The death toll from cyclone Giri in western Burma has topped 100, relief workers say with many more still missing.
Some 80 bodies have been found in Myebon town in Arakan state, where hundreds of buildings were destroyed as the powerful cyclone made landfall on 22 October.
Many people remain missing in Myebon, said Aye Zaw Maung from the Rakhine [Arakan] Thahaya group, which has been carrying out relief work in the area. “I heard from my [colleagues] in Myebon that around 80 bodies were found there.”
The cyclone also laid waste to a number of small islands in the Bay of Bengal – Byanepike, Ngamanye, Phayonga and Kyuntharyar were hit hard, and at least 10 people in the Payonga archipelago were killed by a tidal surge.
A further 30 people remain missing in Seittaya village in Myebon township, according to Dr Aye Maung of the Rakhine Nationalities Development Party (RNDP), which is campaigning locally for the 7 November elections. The RNDP have called for the vote to be delayed in Arakan state until the area recovers from the cyclone.
In Kyaukphyu town, about 50 miles south of Myebon, around 70 percent of buildings were flattened, according to local sources. The number of casualties there remains unknown.
The US has pledged aid to the victims of the cyclone, but it is not yet known whether that has been accepted by the Burmese junta, which infamously refused offers of international aid in the immediate aftermath of cyclone Nargis in May 2008. That disaster eventually claimed some 140,000 lives in Burma’s southern Irrawaddy delta, although the 160mph landfall windspeed for cyclone Giri was estimated to be stronger.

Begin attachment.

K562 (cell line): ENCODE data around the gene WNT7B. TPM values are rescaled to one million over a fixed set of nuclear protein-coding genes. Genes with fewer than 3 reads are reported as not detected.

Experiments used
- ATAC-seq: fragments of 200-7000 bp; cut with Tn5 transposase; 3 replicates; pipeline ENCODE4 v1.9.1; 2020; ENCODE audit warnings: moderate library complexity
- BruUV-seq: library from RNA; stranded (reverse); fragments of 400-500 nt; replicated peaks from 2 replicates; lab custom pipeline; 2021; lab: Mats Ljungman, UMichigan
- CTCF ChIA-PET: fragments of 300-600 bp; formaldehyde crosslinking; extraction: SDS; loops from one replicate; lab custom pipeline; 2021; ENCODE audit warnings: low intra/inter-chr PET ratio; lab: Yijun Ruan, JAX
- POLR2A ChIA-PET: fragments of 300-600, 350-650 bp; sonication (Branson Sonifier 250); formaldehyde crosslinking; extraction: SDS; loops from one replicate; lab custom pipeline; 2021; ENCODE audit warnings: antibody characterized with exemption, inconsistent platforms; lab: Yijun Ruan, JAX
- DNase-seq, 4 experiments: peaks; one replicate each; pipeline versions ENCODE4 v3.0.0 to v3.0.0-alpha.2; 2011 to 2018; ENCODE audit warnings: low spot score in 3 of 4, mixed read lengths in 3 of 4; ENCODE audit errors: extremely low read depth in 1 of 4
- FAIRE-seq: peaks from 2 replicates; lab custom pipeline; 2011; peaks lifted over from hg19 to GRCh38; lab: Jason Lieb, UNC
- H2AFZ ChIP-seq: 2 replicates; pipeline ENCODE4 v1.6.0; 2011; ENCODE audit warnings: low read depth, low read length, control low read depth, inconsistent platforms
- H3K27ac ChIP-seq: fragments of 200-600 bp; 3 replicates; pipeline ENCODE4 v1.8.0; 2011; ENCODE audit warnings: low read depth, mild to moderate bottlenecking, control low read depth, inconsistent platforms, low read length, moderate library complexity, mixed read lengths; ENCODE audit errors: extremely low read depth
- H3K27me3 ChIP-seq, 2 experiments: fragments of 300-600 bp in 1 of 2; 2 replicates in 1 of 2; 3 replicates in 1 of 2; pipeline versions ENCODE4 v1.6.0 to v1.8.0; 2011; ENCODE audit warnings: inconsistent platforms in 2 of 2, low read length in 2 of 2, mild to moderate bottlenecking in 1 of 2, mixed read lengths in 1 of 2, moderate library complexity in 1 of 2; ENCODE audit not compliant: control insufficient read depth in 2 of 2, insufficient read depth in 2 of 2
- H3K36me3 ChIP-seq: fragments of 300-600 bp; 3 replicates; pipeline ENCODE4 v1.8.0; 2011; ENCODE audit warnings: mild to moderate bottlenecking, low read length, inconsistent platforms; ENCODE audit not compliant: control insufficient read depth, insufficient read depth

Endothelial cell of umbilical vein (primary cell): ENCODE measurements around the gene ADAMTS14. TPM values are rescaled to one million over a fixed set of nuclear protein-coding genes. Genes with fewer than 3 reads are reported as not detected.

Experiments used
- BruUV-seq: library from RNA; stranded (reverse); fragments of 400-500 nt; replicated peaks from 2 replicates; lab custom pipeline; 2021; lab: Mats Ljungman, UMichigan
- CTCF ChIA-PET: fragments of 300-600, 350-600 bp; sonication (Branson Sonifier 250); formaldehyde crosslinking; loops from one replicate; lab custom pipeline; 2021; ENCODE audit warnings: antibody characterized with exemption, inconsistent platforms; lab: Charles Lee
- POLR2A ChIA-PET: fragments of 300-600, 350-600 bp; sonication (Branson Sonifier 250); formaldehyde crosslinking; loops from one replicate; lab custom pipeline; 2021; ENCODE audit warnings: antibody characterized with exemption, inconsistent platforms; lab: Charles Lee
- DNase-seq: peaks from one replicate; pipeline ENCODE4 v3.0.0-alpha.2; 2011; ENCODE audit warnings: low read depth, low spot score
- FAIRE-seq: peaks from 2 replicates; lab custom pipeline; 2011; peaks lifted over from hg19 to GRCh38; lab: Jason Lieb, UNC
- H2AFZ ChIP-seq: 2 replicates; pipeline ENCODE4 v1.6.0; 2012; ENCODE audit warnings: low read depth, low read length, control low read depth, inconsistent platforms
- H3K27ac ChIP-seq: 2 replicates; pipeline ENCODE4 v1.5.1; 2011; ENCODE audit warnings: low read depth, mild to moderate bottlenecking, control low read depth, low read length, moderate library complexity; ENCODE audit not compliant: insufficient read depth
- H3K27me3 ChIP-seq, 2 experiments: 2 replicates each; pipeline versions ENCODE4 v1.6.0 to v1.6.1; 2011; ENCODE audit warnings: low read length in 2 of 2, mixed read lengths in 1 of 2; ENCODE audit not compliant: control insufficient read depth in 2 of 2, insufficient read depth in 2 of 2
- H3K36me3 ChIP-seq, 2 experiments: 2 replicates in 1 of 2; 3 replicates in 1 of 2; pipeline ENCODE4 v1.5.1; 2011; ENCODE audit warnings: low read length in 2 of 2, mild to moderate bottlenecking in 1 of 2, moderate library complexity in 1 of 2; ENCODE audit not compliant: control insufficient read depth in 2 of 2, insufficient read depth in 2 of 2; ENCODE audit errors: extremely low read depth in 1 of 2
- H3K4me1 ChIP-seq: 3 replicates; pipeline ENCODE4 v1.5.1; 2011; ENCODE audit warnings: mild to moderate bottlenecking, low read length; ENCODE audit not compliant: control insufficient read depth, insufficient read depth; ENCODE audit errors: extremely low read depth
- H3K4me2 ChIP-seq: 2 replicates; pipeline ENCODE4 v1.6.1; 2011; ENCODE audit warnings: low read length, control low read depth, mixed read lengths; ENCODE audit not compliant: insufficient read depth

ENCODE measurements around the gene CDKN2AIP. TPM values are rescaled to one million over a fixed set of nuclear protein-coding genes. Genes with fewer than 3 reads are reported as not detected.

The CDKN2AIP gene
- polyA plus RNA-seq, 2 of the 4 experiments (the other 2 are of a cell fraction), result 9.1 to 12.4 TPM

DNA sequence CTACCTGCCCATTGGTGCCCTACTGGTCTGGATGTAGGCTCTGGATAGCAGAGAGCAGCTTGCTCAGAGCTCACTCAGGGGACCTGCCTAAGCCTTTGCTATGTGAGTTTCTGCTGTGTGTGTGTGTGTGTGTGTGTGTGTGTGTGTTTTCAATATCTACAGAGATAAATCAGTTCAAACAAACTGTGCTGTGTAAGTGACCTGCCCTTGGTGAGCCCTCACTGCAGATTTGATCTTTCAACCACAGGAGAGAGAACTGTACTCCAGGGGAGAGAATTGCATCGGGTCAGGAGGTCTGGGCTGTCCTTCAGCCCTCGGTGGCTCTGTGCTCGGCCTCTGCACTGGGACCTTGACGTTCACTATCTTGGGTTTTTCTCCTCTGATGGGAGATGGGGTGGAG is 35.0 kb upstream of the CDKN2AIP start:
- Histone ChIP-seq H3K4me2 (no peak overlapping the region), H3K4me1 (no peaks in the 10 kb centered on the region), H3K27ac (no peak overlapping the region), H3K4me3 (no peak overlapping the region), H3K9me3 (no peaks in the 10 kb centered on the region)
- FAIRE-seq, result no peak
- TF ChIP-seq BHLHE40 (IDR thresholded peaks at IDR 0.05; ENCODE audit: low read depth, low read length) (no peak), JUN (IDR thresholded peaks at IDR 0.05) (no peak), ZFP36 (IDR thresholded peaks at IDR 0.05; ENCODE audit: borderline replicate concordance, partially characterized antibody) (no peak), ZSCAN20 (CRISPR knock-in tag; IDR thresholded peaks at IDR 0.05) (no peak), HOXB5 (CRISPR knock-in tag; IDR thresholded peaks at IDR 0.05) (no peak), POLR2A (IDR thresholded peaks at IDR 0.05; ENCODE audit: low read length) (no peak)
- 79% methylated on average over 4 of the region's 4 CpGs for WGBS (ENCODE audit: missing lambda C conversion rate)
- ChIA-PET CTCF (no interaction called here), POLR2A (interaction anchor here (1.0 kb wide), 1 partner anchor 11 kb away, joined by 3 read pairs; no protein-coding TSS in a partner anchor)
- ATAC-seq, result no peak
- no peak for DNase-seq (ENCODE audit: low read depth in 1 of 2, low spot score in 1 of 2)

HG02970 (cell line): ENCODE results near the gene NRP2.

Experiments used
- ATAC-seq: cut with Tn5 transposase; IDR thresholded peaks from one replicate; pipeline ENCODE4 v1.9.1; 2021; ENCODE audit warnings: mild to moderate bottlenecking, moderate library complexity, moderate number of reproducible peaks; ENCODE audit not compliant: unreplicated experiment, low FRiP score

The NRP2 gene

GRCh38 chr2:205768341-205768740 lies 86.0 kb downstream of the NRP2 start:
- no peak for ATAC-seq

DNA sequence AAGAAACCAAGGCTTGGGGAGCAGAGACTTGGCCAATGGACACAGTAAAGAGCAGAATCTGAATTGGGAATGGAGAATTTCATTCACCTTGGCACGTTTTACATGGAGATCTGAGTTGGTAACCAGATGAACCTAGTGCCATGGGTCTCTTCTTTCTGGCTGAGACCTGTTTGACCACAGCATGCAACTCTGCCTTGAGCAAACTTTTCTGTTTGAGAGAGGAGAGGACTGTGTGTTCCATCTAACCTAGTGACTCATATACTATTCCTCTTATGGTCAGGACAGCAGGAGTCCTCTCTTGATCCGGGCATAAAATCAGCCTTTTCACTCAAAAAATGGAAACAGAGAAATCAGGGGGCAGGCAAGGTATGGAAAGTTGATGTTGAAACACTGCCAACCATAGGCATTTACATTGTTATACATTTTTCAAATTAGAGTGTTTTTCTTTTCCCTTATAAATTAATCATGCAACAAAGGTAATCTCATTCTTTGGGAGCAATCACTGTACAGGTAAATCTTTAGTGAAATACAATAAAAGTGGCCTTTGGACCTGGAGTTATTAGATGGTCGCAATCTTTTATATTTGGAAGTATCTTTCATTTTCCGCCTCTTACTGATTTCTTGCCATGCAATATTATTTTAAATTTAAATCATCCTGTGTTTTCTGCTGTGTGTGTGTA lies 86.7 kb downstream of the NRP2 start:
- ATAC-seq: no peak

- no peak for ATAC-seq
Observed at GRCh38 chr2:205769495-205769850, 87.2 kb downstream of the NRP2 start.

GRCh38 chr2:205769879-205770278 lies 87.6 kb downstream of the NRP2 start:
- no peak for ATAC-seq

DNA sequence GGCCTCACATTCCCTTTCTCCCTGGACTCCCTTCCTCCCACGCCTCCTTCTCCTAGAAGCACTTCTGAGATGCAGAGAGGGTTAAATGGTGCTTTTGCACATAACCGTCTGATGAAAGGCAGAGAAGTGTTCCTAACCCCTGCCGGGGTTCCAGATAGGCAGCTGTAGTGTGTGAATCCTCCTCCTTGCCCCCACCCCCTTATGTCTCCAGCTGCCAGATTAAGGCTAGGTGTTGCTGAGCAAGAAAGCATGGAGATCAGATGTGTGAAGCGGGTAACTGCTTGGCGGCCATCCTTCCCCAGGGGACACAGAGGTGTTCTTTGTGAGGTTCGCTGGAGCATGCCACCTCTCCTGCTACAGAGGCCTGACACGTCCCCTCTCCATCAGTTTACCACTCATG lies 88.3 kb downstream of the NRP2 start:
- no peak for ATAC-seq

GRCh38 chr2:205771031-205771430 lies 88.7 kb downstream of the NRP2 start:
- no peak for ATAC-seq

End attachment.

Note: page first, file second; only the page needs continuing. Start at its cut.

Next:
US state department spokesperson Phillip Crowley said yesterday that Washington had made the “same offer once again [as in 2008], depending on the impact of the cyclone”, but added that he was “not aware that they’ve [junta] accepted or responded at this point”.
US secretary of state Hillary Clinton said: “Our thoughts and prayers are with the Burmese people and all those affected by this tragedy…We will offer additional assistance as needed”.
According to the UN, 70,795 people have been left homeless in the wake of the cyclone, with around 175,000 thought to have been affected.
A report released by the UN Office for the Coordination of Humanitarian Affairs (OCHA) said that “major loss of life has been avoided, due to early warning and the evacuation of people in coastal areas” prior to the cyclone. It said that Burmese authorities and the Red Cross had spearheaded the evacuation.